Schmitt, 68, is set to succeed Laszlo Solyom as the country’s fourth president since Hungary’s transition from communism to democracy 20 years ago. Orban’s spokesman Peter Szijjarto announced the nomination.
“It’s a solemn, yet honorable duty to be the first citizen of the republic and Viktor Orban thinks Pal Schmitt can, and will, perform that duty reputably,” Szijjarto told reporters in Budapest today. Solyom’s five-year mandate expires on Aug. 4.
The prime minister’s Fidesz party swept to power in April elections, winning an unprecedented two-thirds majority in the legislature, which gives it enough votes to pass all appointments and rewrite the Constitution. Orban’s backing assures Schmitt, who has been a leading sports administration official since communist times, will be elected on June 29.
Hungary’s prime minister has the bulk of executive power, while the president’s role is largely ceremonial. Responsibilities include signing bills into law, with the option of sending legislation back to lawmakers for reconsideration or to the Constitutional Court for a legal probe.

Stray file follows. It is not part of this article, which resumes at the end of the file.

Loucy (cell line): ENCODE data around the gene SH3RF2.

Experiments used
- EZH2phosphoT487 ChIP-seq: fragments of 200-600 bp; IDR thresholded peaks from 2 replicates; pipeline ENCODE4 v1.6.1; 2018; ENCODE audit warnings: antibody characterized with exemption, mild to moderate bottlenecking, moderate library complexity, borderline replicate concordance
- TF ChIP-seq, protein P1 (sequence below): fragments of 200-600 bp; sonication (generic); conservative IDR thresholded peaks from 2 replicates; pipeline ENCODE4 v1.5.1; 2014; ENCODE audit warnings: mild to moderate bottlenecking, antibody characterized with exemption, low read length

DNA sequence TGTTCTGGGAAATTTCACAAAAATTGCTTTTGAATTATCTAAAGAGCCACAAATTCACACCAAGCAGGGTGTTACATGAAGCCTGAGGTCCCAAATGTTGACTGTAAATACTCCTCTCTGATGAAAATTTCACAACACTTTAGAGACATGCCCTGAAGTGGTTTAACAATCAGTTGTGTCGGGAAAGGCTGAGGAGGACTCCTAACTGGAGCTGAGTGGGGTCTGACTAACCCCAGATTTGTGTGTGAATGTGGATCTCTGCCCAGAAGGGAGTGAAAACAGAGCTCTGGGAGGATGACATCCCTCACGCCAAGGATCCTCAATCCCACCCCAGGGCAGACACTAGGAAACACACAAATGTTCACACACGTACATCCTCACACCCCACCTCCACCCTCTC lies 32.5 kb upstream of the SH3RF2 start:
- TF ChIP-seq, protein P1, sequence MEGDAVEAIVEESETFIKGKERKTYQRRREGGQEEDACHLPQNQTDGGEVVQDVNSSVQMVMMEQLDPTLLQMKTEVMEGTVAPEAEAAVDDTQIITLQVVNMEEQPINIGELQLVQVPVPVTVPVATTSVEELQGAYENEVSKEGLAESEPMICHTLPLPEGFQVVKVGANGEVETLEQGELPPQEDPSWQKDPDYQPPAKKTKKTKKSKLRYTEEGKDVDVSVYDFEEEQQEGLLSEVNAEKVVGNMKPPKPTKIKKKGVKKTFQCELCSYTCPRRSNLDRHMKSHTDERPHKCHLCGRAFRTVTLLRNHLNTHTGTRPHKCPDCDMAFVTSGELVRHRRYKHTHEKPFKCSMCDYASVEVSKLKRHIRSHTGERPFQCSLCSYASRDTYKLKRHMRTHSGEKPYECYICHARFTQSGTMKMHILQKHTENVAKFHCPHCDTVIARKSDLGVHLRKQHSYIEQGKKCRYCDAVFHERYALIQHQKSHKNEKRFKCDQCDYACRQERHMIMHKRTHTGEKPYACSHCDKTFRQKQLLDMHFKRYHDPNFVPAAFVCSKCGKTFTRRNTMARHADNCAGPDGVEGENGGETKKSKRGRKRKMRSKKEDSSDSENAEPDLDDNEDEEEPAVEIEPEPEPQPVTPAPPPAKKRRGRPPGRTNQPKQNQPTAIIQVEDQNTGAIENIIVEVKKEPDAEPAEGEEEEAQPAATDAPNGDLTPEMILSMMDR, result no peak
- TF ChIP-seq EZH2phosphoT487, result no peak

Schmitt, who won Olympic gold medals in fencing in 1968 and 1972, was a deputy chairman of Fidesz from 2003 to 2007 and a vice president of the European Parliament from July 2009 to May 2010. He has headed the Hungarian Olympic Committee since 1990 and was vice president of the International Olympic Committee from 1995 to 1999. He was a deputy state secretary for sports under communism from 1981 to 1990.
Orban’s ruling party has been exerting its power to take control of institutions and government agencies. Fidesz nominated Laszlo Domokos, one of its parliamentary deputies, to head the independent State Audit Office. Solyom this week sent back to lawmakers a proposal that would have allowed the ruling party to hand-pick Constitutional Court justices.
Fidesz plans to replace Adam Farkas, the president of the financial regulator Pszaf, by the autumn, Magyar Hirlap reported today without citing anyone. Orban is also trying to oust central bank President Andras Simor, who has dismissed calls for his resignation, saying it was his “constitutional duty” to serve out his term until 2013.